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Phone Booth - preview & US reaction



Preview by: Jack Foley

LIFE has a funny habit of imitating art when it comes to Hollywood. Everyone knows how Tinseltown felt when its visions of the destruction of New York were realised by the events of September 11; and now one of the nation's biggest stories (that of the 'Washington sniper') looks to have been lifted straight out of another upcoming movie.

Phone Booth is a cat-and-mouse psychological battle, set in downtown Los Angeles, which begins when a slimy executive nips out to phone his would-be mistress, only to answer a ringing phone and be told that if he hangs up, he will be shot. The ensuing action takes place in and around the confines of the phone booth.

The film reunites Tigerland star Colin Farrell with its director, Joel Schumacher, and co-stars the likes of Kiefer Sutherland (as the sniper), Katie Holmes (as the potential love interest) and Forest Whitaker. It has been pencilled in for a November 15 release in the States, and should follow on these shores early next year.

Aside from boasting a topical premise, Phone Booth is notable for several things - not least the fact that it was shot on a tight budget by the independent-focused Schumacher (much in the same way as Tigerland). If the film is anywhere near as good as the pair's previous partnership, then this should hit the target with audiences.

Written by B-movie veteran Larry Cohen, the film was originally envisaged as a big project, attracting the attention of Pearl Harbor director, Michael Bay, and the interest of actors such as Jim Carrey and Will Smith.

When Schumacher agreed to take it on, however, the focus changed, especially when he brought Farrell on board. Eyes were raised, given that the former Ballykiss Angel star was relatively unknown (he had yet to co-star alongside the likes of Bruce Willis in Hart's War or Tom Cruise in Minority Report).

Schumacher also switched the films locations from Manhattan to LA, and opted for a real-time approach, completing the shoot in a mere 10 days and working from dawn until dusk at a clip of 12 pages a day.

And while advance word is pretty hot for the film, Schumacher confesses to amazing even himself, as he wasn't sure that it could be done on such a tight schedule.

Not everything went smoothly, however. Ron Eldard (the former ER star last seen as a wounded hero in Black Hawk Down), was initially cast as the villain, but was replaced by Sutherland when Schumacher put the film back into production. The director has refused to comment on the reasons why.

The film was also initially earmarked for a US release last December, although Fox preferred to wait and see how Farrell's Box Office appeal grew, post-Tigerland. Needless to say, they held off even more when the actor's follow-up projects, American Outlaws and Hart's War, failed to set it alight.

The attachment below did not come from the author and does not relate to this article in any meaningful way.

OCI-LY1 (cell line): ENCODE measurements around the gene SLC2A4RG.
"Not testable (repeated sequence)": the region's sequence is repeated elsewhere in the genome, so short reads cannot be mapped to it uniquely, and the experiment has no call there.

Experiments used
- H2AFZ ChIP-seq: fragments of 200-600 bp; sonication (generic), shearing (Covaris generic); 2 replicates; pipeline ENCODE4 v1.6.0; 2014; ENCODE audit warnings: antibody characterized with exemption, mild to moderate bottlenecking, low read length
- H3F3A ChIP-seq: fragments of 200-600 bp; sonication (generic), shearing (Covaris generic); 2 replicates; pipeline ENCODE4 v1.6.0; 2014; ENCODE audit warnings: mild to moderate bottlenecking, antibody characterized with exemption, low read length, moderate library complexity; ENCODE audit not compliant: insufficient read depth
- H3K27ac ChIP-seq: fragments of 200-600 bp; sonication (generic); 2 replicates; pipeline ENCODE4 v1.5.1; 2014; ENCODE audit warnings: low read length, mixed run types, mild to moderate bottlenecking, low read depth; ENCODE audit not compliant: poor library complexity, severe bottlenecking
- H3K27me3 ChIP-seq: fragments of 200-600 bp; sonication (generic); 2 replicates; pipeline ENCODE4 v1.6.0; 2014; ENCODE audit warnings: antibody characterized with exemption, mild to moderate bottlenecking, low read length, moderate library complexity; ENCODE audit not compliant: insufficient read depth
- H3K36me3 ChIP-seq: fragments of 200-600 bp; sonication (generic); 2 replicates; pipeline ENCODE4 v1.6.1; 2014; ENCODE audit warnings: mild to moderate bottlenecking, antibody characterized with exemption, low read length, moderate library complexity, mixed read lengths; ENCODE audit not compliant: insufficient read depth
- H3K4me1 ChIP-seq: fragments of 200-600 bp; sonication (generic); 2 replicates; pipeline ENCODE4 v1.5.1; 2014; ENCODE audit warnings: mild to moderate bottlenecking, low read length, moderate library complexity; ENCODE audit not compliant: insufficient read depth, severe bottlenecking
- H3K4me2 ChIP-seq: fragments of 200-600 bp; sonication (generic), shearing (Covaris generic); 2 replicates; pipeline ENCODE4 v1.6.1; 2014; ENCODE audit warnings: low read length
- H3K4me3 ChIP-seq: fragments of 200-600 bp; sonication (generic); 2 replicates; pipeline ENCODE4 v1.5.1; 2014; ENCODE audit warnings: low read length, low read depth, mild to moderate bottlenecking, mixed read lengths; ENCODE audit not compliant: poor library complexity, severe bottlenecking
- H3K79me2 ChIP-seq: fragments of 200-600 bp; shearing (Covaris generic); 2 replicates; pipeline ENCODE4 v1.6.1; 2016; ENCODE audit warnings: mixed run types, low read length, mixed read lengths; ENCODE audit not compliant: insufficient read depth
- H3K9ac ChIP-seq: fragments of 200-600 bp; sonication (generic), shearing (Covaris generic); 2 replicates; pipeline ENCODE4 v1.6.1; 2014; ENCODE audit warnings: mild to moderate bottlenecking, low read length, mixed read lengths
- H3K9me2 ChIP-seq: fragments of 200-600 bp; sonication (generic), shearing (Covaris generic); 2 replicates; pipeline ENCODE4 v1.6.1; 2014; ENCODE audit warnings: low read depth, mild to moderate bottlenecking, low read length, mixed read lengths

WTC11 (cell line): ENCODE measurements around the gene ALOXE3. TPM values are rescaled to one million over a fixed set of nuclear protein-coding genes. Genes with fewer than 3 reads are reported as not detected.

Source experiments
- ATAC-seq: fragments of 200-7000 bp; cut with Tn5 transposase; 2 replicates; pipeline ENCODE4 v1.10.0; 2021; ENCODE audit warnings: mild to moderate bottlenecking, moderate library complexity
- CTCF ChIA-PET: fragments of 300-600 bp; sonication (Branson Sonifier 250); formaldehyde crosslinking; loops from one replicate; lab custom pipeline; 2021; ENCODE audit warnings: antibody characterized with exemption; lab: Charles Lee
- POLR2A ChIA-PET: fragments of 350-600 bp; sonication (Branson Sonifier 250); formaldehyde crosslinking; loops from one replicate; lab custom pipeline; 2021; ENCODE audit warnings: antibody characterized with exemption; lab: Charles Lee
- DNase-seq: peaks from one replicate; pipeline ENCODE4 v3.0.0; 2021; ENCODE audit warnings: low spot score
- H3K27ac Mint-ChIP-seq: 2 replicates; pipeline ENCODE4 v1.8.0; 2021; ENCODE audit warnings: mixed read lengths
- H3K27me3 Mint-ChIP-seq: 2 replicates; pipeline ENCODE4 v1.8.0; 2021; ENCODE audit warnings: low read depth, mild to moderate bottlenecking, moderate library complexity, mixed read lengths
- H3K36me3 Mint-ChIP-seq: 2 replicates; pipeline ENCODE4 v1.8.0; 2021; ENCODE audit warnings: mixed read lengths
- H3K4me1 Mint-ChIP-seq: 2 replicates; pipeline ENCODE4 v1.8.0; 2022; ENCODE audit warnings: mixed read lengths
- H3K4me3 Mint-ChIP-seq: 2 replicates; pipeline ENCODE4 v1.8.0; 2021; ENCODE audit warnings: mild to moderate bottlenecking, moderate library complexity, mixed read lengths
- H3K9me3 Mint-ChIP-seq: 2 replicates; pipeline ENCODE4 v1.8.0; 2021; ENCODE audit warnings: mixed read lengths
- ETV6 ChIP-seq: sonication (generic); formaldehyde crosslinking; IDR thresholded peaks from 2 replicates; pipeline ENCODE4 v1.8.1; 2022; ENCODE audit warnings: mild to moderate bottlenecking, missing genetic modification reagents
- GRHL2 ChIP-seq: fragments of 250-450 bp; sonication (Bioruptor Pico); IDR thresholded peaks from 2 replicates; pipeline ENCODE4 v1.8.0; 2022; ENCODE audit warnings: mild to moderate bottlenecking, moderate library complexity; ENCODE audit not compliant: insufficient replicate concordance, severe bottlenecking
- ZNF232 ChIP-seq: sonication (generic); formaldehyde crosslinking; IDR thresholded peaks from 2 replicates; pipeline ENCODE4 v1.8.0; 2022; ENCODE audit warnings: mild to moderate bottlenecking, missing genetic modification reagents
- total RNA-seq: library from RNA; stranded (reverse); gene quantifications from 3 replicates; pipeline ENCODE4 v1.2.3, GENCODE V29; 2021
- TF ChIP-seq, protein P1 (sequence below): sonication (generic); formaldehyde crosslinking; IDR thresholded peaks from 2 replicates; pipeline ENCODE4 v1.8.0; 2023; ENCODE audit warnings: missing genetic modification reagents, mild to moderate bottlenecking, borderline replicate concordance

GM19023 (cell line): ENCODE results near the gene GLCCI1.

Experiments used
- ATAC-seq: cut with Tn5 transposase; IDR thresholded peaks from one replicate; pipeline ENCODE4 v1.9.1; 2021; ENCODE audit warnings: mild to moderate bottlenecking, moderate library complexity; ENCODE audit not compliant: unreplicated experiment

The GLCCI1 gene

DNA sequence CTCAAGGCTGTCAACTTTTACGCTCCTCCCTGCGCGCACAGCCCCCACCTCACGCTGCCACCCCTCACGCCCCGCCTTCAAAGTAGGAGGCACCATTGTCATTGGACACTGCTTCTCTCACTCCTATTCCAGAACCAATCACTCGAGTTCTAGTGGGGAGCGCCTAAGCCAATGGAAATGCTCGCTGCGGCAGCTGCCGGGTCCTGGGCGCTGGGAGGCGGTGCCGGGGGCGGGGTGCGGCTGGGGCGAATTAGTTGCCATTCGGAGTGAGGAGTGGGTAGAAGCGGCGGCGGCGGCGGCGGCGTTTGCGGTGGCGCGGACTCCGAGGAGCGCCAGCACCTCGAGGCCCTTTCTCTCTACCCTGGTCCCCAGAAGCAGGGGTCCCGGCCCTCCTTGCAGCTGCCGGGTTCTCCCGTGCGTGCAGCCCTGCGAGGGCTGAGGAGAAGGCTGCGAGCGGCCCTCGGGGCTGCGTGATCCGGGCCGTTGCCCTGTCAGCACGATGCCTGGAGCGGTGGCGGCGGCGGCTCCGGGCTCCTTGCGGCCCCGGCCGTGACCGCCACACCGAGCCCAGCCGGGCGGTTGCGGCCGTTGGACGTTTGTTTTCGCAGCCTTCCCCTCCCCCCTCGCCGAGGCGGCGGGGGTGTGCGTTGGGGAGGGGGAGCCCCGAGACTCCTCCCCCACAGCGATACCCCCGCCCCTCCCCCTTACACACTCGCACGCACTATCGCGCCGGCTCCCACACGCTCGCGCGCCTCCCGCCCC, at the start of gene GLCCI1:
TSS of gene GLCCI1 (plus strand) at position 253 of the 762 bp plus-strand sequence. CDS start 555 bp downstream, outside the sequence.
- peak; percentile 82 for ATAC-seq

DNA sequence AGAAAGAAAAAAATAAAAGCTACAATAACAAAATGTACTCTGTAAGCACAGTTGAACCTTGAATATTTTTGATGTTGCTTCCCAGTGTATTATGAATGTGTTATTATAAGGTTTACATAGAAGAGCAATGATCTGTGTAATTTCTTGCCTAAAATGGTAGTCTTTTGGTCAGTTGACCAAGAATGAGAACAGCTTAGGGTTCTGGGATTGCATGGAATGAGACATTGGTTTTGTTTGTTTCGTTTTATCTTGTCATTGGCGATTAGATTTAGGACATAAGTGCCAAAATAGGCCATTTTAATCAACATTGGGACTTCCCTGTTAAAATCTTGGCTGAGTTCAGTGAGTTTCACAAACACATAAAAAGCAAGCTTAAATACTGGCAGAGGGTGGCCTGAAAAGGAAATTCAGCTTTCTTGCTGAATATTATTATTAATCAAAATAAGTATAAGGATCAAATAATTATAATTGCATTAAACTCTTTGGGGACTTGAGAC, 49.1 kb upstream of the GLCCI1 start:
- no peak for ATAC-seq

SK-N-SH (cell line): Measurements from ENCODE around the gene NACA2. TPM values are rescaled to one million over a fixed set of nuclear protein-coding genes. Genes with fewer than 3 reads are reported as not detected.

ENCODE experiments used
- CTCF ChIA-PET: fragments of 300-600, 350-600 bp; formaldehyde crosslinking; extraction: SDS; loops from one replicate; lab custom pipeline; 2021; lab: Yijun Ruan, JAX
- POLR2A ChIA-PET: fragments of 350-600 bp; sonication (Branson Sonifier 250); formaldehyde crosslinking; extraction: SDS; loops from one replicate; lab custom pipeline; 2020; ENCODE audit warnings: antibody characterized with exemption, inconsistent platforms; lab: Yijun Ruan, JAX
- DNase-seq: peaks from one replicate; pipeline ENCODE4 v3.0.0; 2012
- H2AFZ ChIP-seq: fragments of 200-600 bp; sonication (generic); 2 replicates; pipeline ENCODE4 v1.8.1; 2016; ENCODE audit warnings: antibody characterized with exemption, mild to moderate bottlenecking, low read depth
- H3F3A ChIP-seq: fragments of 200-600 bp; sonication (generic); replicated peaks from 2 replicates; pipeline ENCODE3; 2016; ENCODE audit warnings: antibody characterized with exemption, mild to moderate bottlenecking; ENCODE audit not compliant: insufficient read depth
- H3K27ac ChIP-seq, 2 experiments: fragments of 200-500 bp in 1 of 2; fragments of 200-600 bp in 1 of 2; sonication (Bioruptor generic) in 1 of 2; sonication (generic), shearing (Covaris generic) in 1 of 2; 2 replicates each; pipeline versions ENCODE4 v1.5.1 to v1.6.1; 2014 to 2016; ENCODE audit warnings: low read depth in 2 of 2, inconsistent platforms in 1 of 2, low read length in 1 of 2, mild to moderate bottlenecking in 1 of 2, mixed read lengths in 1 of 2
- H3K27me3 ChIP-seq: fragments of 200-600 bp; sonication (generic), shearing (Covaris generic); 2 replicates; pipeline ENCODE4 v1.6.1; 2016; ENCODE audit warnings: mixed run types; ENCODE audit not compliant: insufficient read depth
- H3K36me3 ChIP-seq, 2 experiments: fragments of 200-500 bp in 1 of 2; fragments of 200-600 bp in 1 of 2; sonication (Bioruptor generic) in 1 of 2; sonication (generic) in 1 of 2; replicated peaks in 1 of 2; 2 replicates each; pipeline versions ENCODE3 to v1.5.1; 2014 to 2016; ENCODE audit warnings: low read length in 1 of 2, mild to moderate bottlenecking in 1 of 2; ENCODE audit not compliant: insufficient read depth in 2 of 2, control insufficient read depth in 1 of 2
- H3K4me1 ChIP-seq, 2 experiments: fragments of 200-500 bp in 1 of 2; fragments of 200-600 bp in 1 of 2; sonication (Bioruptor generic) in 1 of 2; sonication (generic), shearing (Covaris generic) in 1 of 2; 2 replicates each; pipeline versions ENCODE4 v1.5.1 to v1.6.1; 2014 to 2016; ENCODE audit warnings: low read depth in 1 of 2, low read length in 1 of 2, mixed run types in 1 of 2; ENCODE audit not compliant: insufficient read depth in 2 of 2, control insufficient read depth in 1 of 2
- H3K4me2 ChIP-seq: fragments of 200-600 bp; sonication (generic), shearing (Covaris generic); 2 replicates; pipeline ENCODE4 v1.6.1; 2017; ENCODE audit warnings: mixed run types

Yet with Farrell hot again after his strong support turn in Minority Report and set to appear as the villain in next year's Daredevil, the timing seemed right to pop some money in the Phone Booth and, hopefully, connect with audiences. It remains to be seen. however, whether real-life events will help or hinder its success once more.

The US reaction...

Colin Farrell appears to have hit Box Office and critical gold with his latest thriller. In the main, notices from the States were very good, mirroring the strong advance reviews from the UK's film critics.

Rolling Stone led the tributes, stating that 'Farrell is a dynamo. And Kiefer Sutherland, whose sniper role is essentially a voice on the phone, matches Farrell subtle shift for subtle shift'.

The New York Post referred to it as 'entertainingly lurid' and awarded it three out of four, before adding that 'Farrell delivers a tour de force in this clever cross between Sweet Smell of Success and Dog Day Afternoon'.

The San Francisco Chronicle, meanwhile, wrote that Phone Booth is 'a movie that combines a seriousness of purpose with an impish delight in craft, in a way Hitchcock would have appreciated'.

The Washington Post felt that 'it's really more a gimmick than a movie, but it hammers you flat the whole way through', while Village Voice wrote that it is 'absurdly set in some pre-cell-phone, post-Amadou Diallo alternate universe and generously stocked with logical inconsistencies, Phone Booth is best appreciated as hilarious pulp metaphor'.

The New York Times, however, broke with the mould, and wrote that Phone Booth was 'bogus on every level, right down to its half-hearted trick ending', while Hollywood Reporter noted that 'the stratagems that compel the film to stay put are as improbable as they are illogical'.

FilmCritic.com, meanwhile, referred to it 'as one of the best thrillers in years — high concept, original, and completely unpredictable, and awarded it four out of five.

E! Online awarded it B+ and wrote that 'Farrell proves he has got the grit to keep us hanging on too, as most of the movie rides on his tight performance'.

Entertainment Weekly was less enthused, however, stating that 'for all the coiled skill of Farrell's performance, the character remains a frantic, one-note hustler who gets no more interesting to watch as he unravels'.

Finally, the Los Angeles Times, wrote that 'if the whole thing flags, then dive-bombs at the midway point, it's not because Farrell and Schumacher aren't trying hard, but because the filmmakers struggle to wedge in some meaning where none belongs'.

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